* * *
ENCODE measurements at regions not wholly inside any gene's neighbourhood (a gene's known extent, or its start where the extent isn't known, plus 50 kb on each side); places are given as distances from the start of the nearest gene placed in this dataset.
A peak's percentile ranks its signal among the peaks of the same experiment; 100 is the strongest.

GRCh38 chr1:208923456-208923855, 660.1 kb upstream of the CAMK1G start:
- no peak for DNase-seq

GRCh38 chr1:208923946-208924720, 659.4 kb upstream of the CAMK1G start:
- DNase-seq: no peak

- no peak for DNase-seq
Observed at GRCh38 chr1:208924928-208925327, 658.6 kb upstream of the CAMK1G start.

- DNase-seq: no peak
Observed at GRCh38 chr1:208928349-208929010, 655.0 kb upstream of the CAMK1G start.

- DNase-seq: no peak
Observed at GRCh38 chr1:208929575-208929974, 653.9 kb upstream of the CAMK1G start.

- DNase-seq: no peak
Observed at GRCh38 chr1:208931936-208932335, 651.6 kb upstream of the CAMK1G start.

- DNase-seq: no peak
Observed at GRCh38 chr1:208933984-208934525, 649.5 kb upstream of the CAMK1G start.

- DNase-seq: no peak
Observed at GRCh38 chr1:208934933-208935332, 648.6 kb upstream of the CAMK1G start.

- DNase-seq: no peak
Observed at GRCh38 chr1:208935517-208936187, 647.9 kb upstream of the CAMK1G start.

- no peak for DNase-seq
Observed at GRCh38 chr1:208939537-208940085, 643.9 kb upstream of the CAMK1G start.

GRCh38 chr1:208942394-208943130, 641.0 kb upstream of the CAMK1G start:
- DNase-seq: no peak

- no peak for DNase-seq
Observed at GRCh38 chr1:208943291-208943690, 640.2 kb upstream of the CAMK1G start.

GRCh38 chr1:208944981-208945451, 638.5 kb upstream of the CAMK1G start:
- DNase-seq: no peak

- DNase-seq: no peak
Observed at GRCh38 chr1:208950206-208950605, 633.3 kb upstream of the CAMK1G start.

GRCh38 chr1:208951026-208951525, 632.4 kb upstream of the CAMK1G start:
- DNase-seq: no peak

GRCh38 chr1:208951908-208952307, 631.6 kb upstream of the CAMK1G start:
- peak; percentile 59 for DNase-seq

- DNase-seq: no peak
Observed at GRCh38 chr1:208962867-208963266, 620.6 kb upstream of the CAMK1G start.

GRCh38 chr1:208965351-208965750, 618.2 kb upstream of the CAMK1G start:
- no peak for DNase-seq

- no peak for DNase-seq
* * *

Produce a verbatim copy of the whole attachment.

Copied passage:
ENCODE measurements at regions not wholly inside any gene's neighbourhood (a gene's known extent, or its start where the extent isn't known, plus 50 kb on each side); places are given as distances from the start of the nearest gene placed in this dataset.
A peak's percentile ranks its signal among the peaks of the same experiment; 100 is the strongest.

GRCh38 chr1:208923456-208923855, 660.1 kb upstream of the CAMK1G start:
- no peak for DNase-seq

GRCh38 chr1:208923946-208924720, 659.4 kb upstream of the CAMK1G start:
- DNase-seq: no peak

- no peak for DNase-seq
Observed at GRCh38 chr1:208924928-208925327, 658.6 kb upstream of the CAMK1G start.

- DNase-seq: no peak
Observed at GRCh38 chr1:208928349-208929010, 655.0 kb upstream of the CAMK1G start.

- DNase-seq: no peak
Observed at GRCh38 chr1:208929575-208929974, 653.9 kb upstream of the CAMK1G start.

- DNase-seq: no peak
Observed at GRCh38 chr1:208931936-208932335, 651.6 kb upstream of the CAMK1G start.

- DNase-seq: no peak
Observed at GRCh38 chr1:208933984-208934525, 649.5 kb upstream of the CAMK1G start.

- DNase-seq: no peak
Observed at GRCh38 chr1:208934933-208935332, 648.6 kb upstream of the CAMK1G start.

- DNase-seq: no peak
Observed at GRCh38 chr1:208935517-208936187, 647.9 kb upstream of the CAMK1G start.

- no peak for DNase-seq
Observed at GRCh38 chr1:208939537-208940085, 643.9 kb upstream of the CAMK1G start.

GRCh38 chr1:208942394-208943130, 641.0 kb upstream of the CAMK1G start:
- DNase-seq: no peak

- no peak for DNase-seq
Observed at GRCh38 chr1:208943291-208943690, 640.2 kb upstream of the CAMK1G start.

GRCh38 chr1:208944981-208945451, 638.5 kb upstream of the CAMK1G start:
- DNase-seq: no peak

- DNase-seq: no peak
Observed at GRCh38 chr1:208950206-208950605, 633.3 kb upstream of the CAMK1G start.

GRCh38 chr1:208951026-208951525, 632.4 kb upstream of the CAMK1G start:
- DNase-seq: no peak

GRCh38 chr1:208951908-208952307, 631.6 kb upstream of the CAMK1G start:
- peak; percentile 59 for DNase-seq

- DNase-seq: no peak
Observed at GRCh38 chr1:208962867-208963266, 620.6 kb upstream of the CAMK1G start.

GRCh38 chr1:208965351-208965750, 618.2 kb upstream of the CAMK1G start:
- no peak for DNase-seq

- no peak for DNase-seq